Federal District Court Judge Charles W. Pickering Sr. was angry that a 20-year-old man convicted of burning a cross on an interracial couple’s lawn faced a lengthy prison term under mandatory federal sentencing rules.
“They’re wanting seven years for a young man that got drunk,” Pickering said, referring to prosecutors at the Justice Department’s Civil Rights Division. He went on to affirm in open court nine years ago that the defendant, Daniel Swan, “committed a reprehensible crime . . . and he’s going to pay a price for it.”
But Pickering was so incensed about the length of the sentence that he telephoned a friend at the department’s headquarters in Washington, and demanded in a sealed order that Attorney General Janet Reno review the case. According to a Justice Department memo obtained by The Washington Post, he also threatened to overturn the jury’s verdict even though he agreed it was lawful.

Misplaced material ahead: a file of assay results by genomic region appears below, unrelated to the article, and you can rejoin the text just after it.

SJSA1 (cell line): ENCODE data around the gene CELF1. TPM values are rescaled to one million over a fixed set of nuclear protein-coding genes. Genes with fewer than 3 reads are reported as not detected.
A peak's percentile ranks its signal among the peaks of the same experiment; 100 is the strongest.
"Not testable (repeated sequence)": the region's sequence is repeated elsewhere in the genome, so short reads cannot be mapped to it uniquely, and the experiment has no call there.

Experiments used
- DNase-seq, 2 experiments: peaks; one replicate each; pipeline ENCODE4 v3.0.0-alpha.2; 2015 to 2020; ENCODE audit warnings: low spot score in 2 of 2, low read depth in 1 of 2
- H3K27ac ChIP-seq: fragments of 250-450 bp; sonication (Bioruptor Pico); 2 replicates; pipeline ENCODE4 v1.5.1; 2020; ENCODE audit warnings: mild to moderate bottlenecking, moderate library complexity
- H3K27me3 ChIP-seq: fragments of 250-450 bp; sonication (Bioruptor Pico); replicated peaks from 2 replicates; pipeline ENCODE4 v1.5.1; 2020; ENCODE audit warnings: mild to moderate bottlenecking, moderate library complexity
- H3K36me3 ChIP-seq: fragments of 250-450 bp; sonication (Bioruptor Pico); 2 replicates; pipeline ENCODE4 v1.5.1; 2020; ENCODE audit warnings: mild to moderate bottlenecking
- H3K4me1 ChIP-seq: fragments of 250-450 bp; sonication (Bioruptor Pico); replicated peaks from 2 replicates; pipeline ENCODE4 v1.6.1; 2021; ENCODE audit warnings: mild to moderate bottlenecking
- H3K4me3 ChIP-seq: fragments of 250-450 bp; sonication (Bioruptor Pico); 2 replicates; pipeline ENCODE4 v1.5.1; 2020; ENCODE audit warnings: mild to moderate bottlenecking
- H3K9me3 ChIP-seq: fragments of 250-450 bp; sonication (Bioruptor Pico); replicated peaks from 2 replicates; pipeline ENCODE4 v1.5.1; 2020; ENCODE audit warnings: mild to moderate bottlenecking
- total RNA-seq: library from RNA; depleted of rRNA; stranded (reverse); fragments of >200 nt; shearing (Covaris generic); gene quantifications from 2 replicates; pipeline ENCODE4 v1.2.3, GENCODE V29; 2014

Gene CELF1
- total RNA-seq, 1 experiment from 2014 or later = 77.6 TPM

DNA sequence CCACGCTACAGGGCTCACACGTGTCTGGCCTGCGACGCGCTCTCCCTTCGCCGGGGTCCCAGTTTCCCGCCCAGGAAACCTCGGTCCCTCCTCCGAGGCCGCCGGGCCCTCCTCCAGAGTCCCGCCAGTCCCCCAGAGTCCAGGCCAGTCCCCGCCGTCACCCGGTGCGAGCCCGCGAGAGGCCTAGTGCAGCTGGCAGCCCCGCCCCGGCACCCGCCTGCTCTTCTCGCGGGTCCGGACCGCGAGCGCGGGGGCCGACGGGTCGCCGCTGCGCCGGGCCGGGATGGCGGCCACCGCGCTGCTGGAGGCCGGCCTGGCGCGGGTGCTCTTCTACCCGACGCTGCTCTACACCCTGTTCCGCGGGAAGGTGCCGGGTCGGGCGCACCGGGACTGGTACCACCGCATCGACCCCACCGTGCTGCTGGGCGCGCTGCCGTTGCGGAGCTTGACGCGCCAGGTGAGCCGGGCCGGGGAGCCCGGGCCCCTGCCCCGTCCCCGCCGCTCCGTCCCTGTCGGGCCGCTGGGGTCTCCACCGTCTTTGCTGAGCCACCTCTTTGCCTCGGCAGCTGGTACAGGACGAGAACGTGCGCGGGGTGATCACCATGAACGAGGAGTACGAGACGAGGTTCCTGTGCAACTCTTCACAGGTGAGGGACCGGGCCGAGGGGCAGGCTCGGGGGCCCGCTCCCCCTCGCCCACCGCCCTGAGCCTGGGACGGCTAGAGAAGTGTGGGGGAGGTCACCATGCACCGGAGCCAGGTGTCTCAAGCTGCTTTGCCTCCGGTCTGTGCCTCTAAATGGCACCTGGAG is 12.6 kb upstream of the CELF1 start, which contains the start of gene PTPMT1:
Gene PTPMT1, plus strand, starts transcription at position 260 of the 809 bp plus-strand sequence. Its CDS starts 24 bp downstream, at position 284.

Pickering’s pressure on the government in the case — highly unusual for a federal judge — has sown controversy over his nomination by President Bush to the U.S. Court of Appeals for the 5th Circuit. A review by The Post outlines Pickering’s activity in the case and shows a discrepancy between court records and his publicly stated rationale for intervening.